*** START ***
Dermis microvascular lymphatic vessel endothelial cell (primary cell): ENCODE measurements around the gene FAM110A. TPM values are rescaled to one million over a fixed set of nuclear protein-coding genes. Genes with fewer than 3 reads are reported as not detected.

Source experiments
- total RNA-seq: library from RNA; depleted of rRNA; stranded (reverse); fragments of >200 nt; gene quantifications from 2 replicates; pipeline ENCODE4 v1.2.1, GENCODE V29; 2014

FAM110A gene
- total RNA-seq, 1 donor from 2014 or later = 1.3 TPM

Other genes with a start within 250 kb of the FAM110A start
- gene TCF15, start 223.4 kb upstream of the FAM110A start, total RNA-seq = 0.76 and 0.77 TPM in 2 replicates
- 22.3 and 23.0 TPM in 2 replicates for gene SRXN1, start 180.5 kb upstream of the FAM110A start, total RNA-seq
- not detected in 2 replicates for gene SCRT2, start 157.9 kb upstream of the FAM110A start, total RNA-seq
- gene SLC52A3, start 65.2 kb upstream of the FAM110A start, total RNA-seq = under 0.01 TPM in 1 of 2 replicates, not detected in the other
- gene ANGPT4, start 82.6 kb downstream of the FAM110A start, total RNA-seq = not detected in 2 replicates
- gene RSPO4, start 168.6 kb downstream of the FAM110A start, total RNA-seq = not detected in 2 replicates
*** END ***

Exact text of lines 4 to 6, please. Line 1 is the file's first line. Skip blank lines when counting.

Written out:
FAM110A gene
- total RNA-seq, 1 donor from 2014 or later = 1.3 TPM

Other genes with a start within 250 kb of the FAM110A start